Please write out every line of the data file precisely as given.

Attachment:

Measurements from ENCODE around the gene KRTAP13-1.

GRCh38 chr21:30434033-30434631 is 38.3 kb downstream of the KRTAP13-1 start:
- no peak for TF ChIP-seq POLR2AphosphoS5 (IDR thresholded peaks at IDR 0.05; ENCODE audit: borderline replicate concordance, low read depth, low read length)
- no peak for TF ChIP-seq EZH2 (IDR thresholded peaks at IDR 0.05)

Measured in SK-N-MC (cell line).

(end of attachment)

Measurements from ENCODE around the gene KRTAP13-1.

GRCh38 chr21:30434033-30434631 is 38.3 kb downstream of the KRTAP13-1 start:
- no peak for TF ChIP-seq POLR2AphosphoS5 (IDR thresholded peaks at IDR 0.05; ENCODE audit: borderline replicate concordance, low read depth, low read length)
- no peak for TF ChIP-seq EZH2 (IDR thresholded peaks at IDR 0.05)

Measured in SK-N-MC (cell line).